The legal back and forth between supporters and opponents of a proposed Belfast salmon farm continued last week when the Maine Office of the Attorney General filed a civil complaint as an intervenor in a case that pits a conservation group against the city and Nordic Aquafarms.
The filing seeks to ensure that state law is followed with regard to changing or terminating a conservation easement that’s at issue in the dispute.
“This action by the attorney general effectively prevents Nordic and the city from starting construction on the intertidal area,” said Andy Stevenson, a spokesman for the Friends of the Harriet L. Hartley Conservation Area. “That’s a win for us at this time.”
However, an attorney for the city described the AG’s filing as “a placeholder complaint” that won’t be relevant unless the Superior Court rules against the city on appeal, according to a statement from Kristin Collins of Preti Flaherty.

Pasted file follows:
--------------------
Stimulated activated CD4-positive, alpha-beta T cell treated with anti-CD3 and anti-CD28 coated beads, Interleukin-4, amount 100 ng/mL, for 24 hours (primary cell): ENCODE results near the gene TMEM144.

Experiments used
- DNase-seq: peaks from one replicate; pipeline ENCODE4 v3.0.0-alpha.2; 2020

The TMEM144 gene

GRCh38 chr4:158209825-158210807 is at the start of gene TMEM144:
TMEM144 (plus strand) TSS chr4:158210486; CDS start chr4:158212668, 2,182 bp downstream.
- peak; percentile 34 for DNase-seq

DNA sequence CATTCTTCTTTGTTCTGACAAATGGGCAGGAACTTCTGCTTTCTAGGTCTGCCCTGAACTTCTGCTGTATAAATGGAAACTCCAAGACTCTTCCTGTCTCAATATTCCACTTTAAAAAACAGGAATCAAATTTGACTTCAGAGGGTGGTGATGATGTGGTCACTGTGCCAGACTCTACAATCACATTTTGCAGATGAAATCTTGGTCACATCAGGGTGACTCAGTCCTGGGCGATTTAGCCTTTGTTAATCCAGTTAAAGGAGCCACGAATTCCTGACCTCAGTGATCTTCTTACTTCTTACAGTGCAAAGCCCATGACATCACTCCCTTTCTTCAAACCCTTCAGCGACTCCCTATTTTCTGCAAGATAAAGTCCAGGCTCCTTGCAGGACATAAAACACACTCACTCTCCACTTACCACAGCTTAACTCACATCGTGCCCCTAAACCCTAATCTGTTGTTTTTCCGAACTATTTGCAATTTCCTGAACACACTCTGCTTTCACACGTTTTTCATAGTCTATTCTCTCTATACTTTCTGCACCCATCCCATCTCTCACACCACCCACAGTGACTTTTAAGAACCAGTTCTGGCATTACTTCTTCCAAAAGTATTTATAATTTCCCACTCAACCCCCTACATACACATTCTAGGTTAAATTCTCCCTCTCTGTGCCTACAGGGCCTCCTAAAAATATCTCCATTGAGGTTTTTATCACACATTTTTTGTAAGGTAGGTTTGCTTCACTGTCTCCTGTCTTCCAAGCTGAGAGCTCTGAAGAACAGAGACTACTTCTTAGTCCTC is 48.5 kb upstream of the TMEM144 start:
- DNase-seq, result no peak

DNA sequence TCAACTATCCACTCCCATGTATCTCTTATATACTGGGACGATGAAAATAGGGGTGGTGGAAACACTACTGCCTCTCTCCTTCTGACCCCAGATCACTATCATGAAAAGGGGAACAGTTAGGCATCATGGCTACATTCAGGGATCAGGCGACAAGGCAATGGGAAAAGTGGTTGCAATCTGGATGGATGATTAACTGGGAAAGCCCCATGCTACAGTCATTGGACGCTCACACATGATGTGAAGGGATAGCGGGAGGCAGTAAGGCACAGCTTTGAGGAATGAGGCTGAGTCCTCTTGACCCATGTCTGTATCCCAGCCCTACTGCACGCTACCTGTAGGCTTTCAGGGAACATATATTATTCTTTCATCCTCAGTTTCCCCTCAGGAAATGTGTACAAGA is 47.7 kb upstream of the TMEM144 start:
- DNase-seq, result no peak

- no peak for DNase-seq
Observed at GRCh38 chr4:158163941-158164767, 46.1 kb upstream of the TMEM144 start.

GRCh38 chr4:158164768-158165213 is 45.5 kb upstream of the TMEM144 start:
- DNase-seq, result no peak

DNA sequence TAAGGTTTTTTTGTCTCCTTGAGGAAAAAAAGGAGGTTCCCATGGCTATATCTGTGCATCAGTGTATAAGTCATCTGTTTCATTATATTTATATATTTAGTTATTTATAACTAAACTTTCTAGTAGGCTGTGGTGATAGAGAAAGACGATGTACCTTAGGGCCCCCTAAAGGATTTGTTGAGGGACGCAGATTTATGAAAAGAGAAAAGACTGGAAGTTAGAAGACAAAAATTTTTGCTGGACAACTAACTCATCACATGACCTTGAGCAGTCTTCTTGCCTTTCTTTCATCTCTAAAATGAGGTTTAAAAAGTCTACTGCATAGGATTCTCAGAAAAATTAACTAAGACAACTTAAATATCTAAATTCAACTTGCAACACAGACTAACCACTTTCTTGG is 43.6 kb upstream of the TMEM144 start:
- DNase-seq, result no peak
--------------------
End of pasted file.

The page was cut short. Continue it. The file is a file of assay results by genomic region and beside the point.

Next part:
A spokeswoman for Nordic Aquafarms said she expects the legal issues to be “resolved fairly shortly.”
In 2018, Nordic Aquafarms announced plans to build a land-based salmon farm in Belfast that would produce 66 million pounds of salmon a year at a facility on U.S. Route 1 near the Northport town line. The company has since gained key local, state and federal approvals, but legal challenges throughout have prevented construction.
It is one of four proposed or approved large-scale fish farms in the state, along with a land-based farm in Jonesport that’s expected to break ground next year; a land-based salmon farm in Bucksport that is approved but not yet built and an ocean-based, closed-net pen system off Bar Harbor that is in the process of applying for government approvals.